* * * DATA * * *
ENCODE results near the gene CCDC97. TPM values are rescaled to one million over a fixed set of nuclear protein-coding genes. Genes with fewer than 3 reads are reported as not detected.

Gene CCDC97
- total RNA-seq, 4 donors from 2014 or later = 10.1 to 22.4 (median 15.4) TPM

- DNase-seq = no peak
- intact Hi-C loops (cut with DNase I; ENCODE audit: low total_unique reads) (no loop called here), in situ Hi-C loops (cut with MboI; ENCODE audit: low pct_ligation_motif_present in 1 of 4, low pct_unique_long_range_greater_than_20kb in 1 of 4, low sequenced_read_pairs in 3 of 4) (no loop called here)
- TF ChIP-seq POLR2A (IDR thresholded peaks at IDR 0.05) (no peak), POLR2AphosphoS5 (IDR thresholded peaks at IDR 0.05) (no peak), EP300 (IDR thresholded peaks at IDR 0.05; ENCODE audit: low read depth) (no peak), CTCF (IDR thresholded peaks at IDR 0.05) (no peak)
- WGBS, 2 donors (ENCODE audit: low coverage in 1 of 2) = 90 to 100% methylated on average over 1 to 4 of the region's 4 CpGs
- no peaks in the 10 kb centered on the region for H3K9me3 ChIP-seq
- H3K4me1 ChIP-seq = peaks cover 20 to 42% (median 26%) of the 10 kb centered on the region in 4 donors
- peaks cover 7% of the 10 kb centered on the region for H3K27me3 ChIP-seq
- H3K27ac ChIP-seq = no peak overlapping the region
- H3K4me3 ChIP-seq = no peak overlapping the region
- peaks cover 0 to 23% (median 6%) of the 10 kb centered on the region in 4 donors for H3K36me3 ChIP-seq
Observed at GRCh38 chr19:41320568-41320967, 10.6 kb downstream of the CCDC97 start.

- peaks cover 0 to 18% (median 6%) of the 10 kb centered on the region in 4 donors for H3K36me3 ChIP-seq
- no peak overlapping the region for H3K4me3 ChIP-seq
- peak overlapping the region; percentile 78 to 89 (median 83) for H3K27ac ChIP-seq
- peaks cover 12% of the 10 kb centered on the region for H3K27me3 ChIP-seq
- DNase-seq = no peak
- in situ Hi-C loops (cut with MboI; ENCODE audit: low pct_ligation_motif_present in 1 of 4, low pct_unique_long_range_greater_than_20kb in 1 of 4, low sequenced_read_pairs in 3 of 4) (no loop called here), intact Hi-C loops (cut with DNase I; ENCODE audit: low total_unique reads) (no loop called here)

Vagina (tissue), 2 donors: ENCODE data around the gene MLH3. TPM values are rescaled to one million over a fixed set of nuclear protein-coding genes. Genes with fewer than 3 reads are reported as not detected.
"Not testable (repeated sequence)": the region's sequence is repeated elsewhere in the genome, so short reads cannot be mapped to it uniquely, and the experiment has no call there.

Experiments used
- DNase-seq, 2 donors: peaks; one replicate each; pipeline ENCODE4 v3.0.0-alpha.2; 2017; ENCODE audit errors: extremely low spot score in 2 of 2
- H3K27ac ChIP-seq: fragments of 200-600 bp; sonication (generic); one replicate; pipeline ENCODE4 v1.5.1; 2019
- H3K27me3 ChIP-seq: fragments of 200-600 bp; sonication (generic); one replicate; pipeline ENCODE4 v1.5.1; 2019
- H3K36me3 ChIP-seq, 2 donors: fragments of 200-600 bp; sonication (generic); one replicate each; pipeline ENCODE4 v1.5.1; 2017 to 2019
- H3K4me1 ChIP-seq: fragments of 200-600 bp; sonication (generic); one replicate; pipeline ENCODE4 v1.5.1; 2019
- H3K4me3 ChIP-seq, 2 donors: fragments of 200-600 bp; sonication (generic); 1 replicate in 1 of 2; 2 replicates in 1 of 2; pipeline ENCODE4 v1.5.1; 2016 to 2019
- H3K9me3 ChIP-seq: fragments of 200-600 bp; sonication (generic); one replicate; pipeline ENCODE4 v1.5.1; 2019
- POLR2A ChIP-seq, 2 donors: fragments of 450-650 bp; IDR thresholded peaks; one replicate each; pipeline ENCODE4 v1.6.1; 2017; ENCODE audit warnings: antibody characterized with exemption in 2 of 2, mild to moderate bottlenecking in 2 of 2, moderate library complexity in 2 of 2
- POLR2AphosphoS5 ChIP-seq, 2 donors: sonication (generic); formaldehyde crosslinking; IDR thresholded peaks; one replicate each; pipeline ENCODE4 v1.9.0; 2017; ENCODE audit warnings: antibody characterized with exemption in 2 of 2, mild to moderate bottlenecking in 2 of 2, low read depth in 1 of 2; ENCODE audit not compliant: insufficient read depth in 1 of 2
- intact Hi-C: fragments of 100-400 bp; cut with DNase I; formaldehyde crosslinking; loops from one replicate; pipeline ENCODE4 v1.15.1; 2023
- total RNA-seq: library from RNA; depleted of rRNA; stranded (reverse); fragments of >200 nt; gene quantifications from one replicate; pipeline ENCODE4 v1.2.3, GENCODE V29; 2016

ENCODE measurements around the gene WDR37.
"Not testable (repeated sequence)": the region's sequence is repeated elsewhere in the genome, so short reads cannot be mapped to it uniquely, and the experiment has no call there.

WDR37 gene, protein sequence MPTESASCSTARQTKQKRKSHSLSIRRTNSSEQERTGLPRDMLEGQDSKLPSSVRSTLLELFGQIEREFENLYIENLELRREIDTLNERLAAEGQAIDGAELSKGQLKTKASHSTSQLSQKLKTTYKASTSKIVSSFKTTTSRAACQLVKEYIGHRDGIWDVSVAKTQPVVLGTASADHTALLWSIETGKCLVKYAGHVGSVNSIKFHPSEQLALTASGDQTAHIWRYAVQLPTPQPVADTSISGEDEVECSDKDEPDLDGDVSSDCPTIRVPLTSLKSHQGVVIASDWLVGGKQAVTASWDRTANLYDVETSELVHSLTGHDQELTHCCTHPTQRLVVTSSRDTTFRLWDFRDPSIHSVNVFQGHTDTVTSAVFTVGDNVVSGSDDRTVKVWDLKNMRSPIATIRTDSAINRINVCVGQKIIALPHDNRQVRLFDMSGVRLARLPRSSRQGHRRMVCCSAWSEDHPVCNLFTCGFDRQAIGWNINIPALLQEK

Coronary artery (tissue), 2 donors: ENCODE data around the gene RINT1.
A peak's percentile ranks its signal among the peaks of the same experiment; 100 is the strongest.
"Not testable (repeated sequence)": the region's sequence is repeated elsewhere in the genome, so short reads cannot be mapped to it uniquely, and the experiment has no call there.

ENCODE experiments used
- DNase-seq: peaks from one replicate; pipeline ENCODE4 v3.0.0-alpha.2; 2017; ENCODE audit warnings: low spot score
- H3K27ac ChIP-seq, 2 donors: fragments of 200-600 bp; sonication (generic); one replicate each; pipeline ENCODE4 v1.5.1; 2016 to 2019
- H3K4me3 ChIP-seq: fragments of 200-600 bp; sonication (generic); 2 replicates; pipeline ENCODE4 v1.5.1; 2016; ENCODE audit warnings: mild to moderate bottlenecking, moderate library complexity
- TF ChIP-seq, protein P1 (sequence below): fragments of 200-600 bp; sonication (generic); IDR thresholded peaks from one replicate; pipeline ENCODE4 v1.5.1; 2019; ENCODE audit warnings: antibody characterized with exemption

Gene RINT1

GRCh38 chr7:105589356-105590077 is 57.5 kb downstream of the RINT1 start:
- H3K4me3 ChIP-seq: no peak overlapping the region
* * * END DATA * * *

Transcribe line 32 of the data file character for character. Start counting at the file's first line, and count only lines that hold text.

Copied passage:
- POLR2AphosphoS5 ChIP-seq, 2 donors: sonication (generic); formaldehyde crosslinking; IDR thresholded peaks; one replicate each; pipeline ENCODE4 v1.9.0; 2017; ENCODE audit warnings: antibody characterized with exemption in 2 of 2, mild to moderate bottlenecking in 2 of 2, low read depth in 1 of 2; ENCODE audit not compliant: insufficient read depth in 1 of 2